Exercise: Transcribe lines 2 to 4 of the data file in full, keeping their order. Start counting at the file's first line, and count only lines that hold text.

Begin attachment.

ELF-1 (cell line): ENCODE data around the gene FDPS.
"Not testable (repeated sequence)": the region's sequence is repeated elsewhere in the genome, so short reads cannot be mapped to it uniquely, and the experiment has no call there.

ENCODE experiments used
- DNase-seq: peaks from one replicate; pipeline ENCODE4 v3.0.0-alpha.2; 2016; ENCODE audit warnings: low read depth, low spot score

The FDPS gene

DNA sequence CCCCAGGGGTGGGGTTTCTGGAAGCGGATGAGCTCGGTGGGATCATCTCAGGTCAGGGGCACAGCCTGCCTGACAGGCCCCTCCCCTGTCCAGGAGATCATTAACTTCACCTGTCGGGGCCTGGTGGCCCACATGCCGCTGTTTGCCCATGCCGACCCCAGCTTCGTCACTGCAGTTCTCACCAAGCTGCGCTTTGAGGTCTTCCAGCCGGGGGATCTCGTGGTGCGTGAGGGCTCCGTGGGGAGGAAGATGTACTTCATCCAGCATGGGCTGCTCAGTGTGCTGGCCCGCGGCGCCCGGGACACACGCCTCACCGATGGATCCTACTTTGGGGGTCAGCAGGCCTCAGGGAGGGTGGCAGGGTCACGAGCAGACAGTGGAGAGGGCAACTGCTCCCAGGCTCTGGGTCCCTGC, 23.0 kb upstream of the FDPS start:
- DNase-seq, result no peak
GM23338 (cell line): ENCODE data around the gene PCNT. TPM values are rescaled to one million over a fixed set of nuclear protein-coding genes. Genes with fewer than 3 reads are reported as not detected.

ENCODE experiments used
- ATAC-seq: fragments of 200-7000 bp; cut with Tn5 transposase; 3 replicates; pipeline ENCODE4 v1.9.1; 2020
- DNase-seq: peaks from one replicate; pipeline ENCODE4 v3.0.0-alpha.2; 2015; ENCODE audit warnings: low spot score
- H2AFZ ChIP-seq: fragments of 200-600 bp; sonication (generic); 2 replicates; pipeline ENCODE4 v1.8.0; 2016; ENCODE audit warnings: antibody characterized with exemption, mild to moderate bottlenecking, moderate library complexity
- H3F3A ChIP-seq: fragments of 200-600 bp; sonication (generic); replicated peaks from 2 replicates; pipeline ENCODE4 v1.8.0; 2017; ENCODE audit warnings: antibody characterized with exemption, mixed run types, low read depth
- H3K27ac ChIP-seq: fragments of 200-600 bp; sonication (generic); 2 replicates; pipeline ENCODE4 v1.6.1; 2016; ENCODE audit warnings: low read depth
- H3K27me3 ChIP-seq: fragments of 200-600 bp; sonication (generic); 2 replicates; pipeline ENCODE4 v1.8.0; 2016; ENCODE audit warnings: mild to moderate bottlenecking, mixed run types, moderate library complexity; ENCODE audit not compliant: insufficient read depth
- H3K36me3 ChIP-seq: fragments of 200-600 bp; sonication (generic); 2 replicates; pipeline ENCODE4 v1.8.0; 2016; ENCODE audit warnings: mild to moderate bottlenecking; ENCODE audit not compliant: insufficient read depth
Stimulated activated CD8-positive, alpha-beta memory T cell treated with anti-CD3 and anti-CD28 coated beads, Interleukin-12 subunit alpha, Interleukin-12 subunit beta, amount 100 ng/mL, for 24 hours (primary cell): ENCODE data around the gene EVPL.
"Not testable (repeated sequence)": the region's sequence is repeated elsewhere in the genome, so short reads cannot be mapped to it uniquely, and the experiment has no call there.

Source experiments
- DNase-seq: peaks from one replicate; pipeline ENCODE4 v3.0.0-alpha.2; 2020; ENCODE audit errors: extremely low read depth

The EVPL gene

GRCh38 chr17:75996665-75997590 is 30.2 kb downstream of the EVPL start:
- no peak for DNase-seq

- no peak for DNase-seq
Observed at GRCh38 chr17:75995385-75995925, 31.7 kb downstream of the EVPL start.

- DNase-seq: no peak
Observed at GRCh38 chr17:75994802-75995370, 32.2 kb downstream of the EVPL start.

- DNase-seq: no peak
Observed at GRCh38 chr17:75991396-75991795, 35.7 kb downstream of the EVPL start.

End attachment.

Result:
"Not testable (repeated sequence)": the region's sequence is repeated elsewhere in the genome, so short reads cannot be mapped to it uniquely, and the experiment has no call there.

ENCODE experiments used
- DNase-seq: peaks from one replicate; pipeline ENCODE4 v3.0.0-alpha.2; 2016; ENCODE audit warnings: low read depth, low spot score